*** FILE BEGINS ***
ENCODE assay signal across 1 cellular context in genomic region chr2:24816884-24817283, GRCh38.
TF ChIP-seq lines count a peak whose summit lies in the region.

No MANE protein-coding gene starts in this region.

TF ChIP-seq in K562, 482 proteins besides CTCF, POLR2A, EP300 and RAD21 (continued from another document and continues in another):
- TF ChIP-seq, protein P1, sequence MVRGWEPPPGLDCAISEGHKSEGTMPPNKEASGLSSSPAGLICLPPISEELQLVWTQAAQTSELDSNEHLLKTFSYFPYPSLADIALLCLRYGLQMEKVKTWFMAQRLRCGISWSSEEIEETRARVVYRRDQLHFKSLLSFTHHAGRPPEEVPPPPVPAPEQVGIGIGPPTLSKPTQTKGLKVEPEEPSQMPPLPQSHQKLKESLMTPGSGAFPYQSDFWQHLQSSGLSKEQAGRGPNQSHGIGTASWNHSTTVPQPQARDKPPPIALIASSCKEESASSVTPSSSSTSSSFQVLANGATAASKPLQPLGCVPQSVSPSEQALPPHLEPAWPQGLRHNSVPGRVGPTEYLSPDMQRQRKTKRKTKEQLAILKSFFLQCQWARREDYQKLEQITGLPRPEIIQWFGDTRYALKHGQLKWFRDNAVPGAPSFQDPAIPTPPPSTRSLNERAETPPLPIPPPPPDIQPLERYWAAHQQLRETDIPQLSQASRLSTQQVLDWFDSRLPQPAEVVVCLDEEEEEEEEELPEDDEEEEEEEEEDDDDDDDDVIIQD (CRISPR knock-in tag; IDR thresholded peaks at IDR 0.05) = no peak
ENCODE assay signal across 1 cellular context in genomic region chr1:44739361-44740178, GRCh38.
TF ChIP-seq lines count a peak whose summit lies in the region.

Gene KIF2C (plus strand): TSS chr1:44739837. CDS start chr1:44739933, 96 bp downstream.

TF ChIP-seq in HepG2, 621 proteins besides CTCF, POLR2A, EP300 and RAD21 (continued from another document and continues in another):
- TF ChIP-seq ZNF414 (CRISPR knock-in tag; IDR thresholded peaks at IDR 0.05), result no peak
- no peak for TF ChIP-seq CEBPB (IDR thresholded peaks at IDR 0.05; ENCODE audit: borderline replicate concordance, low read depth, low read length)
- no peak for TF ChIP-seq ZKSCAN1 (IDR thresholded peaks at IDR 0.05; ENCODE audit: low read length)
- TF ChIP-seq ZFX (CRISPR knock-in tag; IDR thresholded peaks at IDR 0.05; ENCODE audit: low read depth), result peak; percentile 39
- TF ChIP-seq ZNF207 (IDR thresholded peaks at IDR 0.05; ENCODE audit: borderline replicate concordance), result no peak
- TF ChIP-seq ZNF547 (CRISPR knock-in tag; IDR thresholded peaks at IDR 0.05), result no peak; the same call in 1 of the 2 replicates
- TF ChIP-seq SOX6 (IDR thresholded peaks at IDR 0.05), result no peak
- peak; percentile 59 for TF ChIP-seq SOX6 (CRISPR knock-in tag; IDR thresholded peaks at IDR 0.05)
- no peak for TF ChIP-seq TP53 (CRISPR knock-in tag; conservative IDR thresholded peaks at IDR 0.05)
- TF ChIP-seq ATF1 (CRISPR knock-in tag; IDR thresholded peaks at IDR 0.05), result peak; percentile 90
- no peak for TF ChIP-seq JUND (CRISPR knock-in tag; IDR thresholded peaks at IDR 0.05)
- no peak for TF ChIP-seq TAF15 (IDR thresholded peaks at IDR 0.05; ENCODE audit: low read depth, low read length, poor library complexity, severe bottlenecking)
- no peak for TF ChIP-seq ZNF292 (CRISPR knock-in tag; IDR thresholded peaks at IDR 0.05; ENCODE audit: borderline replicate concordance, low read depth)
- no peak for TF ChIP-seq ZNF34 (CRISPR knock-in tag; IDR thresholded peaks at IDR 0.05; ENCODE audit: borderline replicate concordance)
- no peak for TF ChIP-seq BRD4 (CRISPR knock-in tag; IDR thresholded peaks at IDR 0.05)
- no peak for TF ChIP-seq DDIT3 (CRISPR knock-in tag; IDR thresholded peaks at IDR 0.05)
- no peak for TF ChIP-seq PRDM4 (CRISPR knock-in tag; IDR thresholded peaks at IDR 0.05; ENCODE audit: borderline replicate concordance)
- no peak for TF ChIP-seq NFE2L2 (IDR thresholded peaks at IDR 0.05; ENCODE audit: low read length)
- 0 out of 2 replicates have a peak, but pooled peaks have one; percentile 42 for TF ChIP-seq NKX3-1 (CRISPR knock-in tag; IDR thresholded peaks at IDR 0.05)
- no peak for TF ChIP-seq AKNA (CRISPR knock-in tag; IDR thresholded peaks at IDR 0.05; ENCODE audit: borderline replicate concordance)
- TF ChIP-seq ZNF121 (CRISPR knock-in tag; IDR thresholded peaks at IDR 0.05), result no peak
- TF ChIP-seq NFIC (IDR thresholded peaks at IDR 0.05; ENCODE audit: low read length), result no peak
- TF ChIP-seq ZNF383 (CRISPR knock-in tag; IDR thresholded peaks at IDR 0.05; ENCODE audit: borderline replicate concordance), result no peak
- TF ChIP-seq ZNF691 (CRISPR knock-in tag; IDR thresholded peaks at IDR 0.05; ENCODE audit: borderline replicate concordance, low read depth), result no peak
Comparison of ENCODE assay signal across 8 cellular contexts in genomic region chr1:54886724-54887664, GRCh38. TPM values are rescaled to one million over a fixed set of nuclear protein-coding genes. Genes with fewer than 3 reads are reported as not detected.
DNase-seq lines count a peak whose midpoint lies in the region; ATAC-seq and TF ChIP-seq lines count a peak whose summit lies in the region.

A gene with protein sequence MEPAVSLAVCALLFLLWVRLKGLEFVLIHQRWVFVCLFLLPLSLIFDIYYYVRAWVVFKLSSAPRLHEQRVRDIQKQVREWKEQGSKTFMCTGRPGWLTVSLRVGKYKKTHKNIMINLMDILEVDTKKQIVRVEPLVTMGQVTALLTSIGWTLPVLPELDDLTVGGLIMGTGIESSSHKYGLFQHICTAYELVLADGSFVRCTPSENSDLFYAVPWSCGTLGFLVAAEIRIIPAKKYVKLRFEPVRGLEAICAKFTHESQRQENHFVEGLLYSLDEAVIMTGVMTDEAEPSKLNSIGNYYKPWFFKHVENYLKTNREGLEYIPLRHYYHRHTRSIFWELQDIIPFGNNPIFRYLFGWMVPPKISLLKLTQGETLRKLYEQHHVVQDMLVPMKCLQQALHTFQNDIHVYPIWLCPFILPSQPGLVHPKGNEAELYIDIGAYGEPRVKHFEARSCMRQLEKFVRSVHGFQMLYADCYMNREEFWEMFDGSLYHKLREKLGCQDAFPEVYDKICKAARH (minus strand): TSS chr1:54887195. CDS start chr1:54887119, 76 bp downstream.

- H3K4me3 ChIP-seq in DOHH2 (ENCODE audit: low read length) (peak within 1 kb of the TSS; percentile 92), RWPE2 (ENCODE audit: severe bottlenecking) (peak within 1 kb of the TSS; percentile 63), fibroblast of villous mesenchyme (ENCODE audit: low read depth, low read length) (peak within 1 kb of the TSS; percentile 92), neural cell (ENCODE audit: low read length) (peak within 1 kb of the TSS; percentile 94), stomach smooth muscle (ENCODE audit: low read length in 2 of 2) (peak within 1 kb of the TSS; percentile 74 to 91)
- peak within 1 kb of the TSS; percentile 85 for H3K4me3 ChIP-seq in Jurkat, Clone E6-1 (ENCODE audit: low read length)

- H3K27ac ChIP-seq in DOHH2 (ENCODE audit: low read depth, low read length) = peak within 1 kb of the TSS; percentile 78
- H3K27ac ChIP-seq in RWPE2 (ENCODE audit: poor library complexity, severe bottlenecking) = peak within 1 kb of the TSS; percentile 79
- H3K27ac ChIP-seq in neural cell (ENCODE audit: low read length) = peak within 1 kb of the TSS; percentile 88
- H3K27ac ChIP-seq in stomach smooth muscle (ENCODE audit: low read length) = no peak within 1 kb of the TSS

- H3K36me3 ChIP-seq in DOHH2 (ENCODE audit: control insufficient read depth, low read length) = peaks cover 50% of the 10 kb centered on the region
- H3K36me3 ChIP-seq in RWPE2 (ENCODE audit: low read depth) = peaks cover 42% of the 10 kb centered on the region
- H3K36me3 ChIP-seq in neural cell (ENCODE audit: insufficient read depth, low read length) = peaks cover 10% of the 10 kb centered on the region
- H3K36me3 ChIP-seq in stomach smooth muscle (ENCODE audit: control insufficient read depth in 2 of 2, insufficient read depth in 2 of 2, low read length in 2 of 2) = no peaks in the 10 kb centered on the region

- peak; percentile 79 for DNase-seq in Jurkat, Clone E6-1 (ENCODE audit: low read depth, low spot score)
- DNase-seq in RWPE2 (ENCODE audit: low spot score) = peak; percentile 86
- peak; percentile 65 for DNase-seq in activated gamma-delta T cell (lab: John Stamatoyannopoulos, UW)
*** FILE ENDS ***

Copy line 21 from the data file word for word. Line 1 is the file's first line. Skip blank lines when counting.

- no peak for TF ChIP-seq TAF15 (IDR thresholded peaks at IDR 0.05; ENCODE audit: low read depth, low read length, poor library complexity, severe bottlenecking)